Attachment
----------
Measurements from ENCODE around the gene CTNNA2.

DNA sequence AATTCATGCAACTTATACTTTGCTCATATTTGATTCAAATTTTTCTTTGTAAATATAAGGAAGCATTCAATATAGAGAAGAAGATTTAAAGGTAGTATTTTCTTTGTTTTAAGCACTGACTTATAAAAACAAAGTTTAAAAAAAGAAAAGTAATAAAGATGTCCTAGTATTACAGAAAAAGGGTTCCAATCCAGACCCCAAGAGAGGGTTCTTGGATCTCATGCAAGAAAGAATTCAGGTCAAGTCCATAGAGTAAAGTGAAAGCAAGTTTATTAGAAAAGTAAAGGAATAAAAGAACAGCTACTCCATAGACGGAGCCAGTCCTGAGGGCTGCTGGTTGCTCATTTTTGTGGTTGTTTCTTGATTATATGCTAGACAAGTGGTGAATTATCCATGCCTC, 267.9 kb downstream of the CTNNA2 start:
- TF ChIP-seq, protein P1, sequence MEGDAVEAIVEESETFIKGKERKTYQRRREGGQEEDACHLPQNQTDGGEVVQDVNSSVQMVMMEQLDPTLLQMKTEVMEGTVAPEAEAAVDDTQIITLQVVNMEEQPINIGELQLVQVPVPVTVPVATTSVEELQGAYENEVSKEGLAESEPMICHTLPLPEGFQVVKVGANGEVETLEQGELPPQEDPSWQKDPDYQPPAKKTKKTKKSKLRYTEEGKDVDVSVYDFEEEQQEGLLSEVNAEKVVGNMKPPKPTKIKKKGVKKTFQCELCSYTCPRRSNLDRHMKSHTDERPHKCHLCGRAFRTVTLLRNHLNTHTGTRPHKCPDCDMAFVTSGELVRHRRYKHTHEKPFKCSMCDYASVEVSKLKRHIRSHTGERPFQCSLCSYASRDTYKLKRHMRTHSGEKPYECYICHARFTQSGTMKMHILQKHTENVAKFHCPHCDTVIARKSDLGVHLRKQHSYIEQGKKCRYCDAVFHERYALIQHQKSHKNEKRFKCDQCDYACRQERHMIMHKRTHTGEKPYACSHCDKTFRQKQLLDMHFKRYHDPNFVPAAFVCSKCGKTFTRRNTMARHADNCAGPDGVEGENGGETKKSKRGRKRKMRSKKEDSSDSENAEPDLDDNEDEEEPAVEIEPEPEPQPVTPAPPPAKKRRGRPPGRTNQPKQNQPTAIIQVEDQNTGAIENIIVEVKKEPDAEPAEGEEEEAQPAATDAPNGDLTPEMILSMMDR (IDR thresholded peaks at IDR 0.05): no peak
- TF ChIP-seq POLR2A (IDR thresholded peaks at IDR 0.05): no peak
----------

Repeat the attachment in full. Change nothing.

Measurements from ENCODE around the gene CTNNA2.

DNA sequence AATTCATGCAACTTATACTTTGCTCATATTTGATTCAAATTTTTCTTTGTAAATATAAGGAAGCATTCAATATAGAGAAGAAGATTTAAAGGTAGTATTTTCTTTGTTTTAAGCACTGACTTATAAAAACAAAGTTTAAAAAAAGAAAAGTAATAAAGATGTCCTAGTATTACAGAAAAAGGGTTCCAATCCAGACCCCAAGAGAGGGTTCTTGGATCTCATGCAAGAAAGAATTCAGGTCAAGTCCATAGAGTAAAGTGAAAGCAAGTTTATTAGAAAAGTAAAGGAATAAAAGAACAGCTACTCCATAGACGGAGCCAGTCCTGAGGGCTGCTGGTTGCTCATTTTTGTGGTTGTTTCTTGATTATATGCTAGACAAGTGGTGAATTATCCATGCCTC, 267.9 kb downstream of the CTNNA2 start:
- TF ChIP-seq, protein P1, sequence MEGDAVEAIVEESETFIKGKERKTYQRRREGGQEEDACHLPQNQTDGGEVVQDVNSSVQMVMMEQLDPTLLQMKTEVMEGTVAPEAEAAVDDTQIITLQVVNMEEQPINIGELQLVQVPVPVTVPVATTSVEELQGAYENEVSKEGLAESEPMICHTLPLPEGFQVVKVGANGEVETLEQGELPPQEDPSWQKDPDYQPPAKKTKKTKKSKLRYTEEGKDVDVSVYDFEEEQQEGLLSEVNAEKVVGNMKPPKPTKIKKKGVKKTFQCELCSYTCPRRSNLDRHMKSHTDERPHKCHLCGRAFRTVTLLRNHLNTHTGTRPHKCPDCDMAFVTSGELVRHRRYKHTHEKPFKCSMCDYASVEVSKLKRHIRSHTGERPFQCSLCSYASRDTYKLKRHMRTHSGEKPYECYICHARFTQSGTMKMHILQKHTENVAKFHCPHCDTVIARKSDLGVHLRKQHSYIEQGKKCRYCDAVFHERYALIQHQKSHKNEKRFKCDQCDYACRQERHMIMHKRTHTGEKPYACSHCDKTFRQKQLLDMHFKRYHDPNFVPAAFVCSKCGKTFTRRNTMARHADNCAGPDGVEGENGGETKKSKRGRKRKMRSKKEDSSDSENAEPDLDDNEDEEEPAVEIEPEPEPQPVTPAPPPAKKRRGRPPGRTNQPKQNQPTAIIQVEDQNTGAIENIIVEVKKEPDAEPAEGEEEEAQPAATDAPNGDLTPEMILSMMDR (IDR thresholded peaks at IDR 0.05): no peak
- TF ChIP-seq POLR2A (IDR thresholded peaks at IDR 0.05): no peak